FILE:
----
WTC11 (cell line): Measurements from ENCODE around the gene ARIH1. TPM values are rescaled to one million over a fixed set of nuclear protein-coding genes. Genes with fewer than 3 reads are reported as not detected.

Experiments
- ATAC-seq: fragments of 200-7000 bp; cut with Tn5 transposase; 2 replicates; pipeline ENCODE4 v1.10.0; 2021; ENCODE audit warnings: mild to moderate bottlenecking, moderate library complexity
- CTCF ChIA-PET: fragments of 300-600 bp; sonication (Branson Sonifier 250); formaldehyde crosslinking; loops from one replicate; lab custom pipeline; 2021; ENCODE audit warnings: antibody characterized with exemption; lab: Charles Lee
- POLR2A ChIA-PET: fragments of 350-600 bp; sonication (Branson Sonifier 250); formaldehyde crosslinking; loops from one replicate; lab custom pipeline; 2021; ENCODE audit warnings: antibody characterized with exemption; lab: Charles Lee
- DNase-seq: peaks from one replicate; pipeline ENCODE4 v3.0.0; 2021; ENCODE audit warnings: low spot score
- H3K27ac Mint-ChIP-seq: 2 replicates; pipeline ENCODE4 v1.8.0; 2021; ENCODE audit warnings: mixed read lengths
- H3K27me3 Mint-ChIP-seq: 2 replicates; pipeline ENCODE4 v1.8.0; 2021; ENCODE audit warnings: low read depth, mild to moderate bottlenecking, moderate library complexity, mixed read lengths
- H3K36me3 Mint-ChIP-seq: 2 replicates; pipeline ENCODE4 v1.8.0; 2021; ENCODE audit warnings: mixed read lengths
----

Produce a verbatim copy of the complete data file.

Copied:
WTC11 (cell line): Measurements from ENCODE around the gene ARIH1. TPM values are rescaled to one million over a fixed set of nuclear protein-coding genes. Genes with fewer than 3 reads are reported as not detected.

Experiments
- ATAC-seq: fragments of 200-7000 bp; cut with Tn5 transposase; 2 replicates; pipeline ENCODE4 v1.10.0; 2021; ENCODE audit warnings: mild to moderate bottlenecking, moderate library complexity
- CTCF ChIA-PET: fragments of 300-600 bp; sonication (Branson Sonifier 250); formaldehyde crosslinking; loops from one replicate; lab custom pipeline; 2021; ENCODE audit warnings: antibody characterized with exemption; lab: Charles Lee
- POLR2A ChIA-PET: fragments of 350-600 bp; sonication (Branson Sonifier 250); formaldehyde crosslinking; loops from one replicate; lab custom pipeline; 2021; ENCODE audit warnings: antibody characterized with exemption; lab: Charles Lee
- DNase-seq: peaks from one replicate; pipeline ENCODE4 v3.0.0; 2021; ENCODE audit warnings: low spot score
- H3K27ac Mint-ChIP-seq: 2 replicates; pipeline ENCODE4 v1.8.0; 2021; ENCODE audit warnings: mixed read lengths
- H3K27me3 Mint-ChIP-seq: 2 replicates; pipeline ENCODE4 v1.8.0; 2021; ENCODE audit warnings: low read depth, mild to moderate bottlenecking, moderate library complexity, mixed read lengths
- H3K36me3 Mint-ChIP-seq: 2 replicates; pipeline ENCODE4 v1.8.0; 2021; ENCODE audit warnings: mixed read lengths